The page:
# Chapter 13 Simple Linear Regression and Correlation Inferential

- Slides: 26

Chapter 13 Simple Linear Regression and Correlation: Inferential Methods

Objectives: •

Suppose we were to investigate the relationship between y = the first-year college grade point average and x = high school grade point average. Is the first-year college grade point average determined solely by the high school grade point average? A relationship in which the value of y is completely determined by the value of an independent variable x is called a deterministic relationship.

The first-year college grade point average and the high school grade point average do NOT have a deterministic relationship, rather Statistical relationship.

Examples of Statistical relationship (not exact relationship) • Height Vs. Weight • Driving speed Vs. gas mileage

The equation for an additive probabilistic model is: Where e is an “error” variable A description of the relationship between two variables that are not deterministically related can be given by a probabilistic model.

The simple linear regression model assumes that there is a line with y-intercept a and slope b, called the population regression line. When a value of the independent variable x is fixed an observation on the dependent variable y is made, y a Population regression line (slope b) e 1 Without the random deviation e in the 2 equation, all observed e(x, y) points would fall exactly on the population regression line. x 1 x 2 x

Assumptions of the Simple Linear Regression Model 1. The distribution of e at any particular x value has mean value 0. that is, me = 0. 2. The standard deviation of e is the same for any particular value of x. This standard deviation is denoted by s. 3. The distribution of e at any particular value of x is normal. 4. The random deviations e 1, e 2, . . . , en associated with different observations are independent of one another.

Let’s look at the heights and weights of a population of adult women. Weight How much Weights of women that Are some of these would an adult are 5 feet tall will vary We want the weights more likely Where would female weigh if What would – in other words, there standard This distribution is than others? you expect the is a distribution of she were 5 feet you expect deviations of all normally distributed. What would this population weights for adult tall? for other these normal distribution look females who are 5 feet regression line heights? tall. distributions to be like? to be? the same. Height

Interpretation of Terms 1. The slope of the population regression line is the mean (average) change in y associated with a 1 -unit increase in x. 3. The size of determines the extent to which the (x, y) observations deviate from the population line. Small s Large s

Estimates for the Regression Line We use to to estimate the true population regression line. b = point estimate of b, where a = point estimate of a, where, Note that b can also given by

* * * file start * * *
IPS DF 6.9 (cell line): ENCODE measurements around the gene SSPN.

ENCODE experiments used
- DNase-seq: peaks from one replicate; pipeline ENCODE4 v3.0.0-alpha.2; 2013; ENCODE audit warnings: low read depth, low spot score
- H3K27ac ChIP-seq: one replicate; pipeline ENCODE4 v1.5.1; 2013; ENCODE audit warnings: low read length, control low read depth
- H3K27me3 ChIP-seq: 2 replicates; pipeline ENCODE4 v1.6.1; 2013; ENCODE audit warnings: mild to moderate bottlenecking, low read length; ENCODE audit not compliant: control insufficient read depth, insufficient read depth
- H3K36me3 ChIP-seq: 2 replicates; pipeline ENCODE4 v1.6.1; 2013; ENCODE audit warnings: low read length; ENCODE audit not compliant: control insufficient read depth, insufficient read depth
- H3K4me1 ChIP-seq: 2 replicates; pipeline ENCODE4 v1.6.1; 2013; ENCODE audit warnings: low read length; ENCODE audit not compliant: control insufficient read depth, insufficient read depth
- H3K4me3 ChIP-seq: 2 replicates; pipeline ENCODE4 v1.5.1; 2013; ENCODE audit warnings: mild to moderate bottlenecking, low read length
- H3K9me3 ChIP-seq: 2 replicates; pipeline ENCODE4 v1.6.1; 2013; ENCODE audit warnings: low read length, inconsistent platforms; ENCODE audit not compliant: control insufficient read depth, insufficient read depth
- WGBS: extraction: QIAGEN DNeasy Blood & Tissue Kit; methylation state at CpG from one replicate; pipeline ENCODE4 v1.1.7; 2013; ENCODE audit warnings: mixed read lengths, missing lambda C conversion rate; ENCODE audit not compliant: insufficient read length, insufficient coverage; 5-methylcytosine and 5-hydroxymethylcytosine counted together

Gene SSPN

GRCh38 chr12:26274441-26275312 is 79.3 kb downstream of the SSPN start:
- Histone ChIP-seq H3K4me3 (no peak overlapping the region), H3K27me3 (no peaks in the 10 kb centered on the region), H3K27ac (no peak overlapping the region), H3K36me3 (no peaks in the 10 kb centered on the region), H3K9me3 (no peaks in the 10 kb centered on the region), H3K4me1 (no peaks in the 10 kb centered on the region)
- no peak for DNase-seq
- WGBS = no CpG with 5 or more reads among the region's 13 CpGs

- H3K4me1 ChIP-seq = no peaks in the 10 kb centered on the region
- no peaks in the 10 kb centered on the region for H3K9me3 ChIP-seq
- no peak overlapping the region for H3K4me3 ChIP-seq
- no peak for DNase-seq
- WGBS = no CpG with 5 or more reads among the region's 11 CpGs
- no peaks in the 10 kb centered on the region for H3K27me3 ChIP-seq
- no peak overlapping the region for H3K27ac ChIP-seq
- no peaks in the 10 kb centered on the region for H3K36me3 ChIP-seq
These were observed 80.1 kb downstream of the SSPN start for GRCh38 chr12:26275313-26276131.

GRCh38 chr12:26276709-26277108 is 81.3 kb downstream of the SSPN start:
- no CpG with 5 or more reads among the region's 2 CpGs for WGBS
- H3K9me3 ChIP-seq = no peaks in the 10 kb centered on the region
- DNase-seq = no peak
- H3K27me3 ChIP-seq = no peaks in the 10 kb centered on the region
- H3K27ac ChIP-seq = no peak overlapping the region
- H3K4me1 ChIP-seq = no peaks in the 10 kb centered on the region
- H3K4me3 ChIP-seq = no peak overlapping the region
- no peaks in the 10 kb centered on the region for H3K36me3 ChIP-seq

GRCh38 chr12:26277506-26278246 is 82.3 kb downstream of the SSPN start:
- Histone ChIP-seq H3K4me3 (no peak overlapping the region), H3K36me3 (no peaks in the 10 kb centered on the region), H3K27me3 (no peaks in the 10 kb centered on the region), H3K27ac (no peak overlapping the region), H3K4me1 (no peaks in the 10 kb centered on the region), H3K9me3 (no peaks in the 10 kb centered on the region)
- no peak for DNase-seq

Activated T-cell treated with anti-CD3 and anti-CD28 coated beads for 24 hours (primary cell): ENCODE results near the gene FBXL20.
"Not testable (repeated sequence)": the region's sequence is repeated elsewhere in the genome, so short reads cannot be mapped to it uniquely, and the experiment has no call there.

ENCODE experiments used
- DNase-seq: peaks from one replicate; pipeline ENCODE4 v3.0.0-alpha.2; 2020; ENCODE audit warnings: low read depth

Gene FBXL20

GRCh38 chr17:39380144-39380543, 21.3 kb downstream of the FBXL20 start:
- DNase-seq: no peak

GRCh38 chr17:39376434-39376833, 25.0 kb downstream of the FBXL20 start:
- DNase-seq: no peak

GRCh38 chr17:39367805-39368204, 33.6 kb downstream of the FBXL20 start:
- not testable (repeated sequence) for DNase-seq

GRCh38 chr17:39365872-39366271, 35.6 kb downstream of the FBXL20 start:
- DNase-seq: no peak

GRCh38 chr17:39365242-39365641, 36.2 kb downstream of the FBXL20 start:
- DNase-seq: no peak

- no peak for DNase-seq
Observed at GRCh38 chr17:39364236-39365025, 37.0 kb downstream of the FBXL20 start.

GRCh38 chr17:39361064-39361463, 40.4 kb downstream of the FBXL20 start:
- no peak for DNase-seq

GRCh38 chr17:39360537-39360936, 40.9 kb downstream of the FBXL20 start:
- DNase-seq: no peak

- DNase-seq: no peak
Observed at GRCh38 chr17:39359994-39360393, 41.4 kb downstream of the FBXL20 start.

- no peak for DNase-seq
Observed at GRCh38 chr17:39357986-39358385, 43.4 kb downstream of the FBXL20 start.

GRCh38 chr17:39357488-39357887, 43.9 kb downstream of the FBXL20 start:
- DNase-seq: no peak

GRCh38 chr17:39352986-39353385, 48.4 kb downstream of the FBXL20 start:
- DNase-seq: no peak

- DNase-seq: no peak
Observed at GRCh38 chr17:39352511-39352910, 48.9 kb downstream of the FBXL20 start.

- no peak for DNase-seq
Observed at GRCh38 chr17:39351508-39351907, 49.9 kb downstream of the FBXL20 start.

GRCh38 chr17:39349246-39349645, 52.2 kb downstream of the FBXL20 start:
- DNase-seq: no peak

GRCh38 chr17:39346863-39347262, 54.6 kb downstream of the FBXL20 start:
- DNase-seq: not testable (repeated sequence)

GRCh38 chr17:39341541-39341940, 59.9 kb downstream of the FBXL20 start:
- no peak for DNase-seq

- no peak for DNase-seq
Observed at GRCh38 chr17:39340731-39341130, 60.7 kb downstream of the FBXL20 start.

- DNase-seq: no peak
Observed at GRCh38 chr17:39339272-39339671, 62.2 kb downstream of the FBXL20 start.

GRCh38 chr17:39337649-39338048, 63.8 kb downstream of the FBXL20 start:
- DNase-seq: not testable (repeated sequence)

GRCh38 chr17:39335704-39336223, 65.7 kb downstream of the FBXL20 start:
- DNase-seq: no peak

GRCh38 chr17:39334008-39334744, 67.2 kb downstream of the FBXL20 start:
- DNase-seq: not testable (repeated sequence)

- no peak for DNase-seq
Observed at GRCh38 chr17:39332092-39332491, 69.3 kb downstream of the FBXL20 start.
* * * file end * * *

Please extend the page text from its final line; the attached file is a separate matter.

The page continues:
Let x* denote a specific value of the predictor variable x. Then y=a + bx* has two different interpretations: 1. It is a point estimate of the mean y value when x = x*. 2. It is a point prediction of an individual y value to be observed when x = x*.

Example-Medical researches have noted that adolescent females are much more likely to deliver low-birth-weight babies than are adult females. Because low-birth-weight babies have higher mortality rates, a number of studies have examined the relationship between birth weight and mother’s age for babies born to young mothers. The following data is on x = maternal age (in years) and y = birth weight of baby (in grams). 15 17 18 15 17 16 18 19 The scatterplot shows a y 2289 3393 3271 2648 2897 3327 2535 3138 spread 3573 linear 2970 pattern and the in the y values appears to be similar across the range of x values. This supports the Sketch a scatterplot of these data. appropriateness of the simple linear regression model. Baby’s Weight (g) x Mother’s Age (yrs) 16 19

x 15 17 18 15 16 19 17 16 18 19 y 2289 3393 3271 2648 2897 3327 2970 2535 3138 3573 We can obtain the LSRL from GDC The estimated regression line is: y = -1163. 45 + 245. 15 x

The. Continued weight of. babies increase approximately 245. 15 grams Birth Weight. . for each increase of 1 year in the mother’s age. The following data is on x = maternal age (in years) and y = birth weight of baby (in grams). x 15 17 18 15 16 19 17 16 18 19 y 2289 3393 3271 2648 2897 3327 2970 2535 3138 3573 What is the point estimate for the mean weight of babies born to 18 -year-old mothers? Baby’s Weight (g) This is also the prediction of the weight of a single baby born to a This is the point estimate mother 18 years of age. for the mean weight of all babies born to 18 -year-old mothers. Mother’s Age (yrs)

Recall: Terminologies

The total sum of squares, denoted by SSTo, is defined as The residual sum of squares, denoted by SSResid, is defined as

SSTo and SSResid are generally found as part of the standard output from most statistical packages or can be obtained using the following computational formulas:

Coefficient of Determination • The coefficient of determination, denoted by r 2, gives the proportion of variation in y that can be attributed to an approximate linear relationship between x and y.

The statistic for estimating the variance s 2 is where Why n – 2? The estimate for the standard deviation s is Since we must estimate both for a Note that the degrees of freedom The subscript e reminds us that and b in the regression line, we associated with estimating s 2 or s in we are estimating the variance reduce the sample size n by 2 simple linear regression is of the “errors” or residuals. df = n - 2

3 Questions to be done in pairs!

Wednesday/Monday? • Test on Ch-12 + 13

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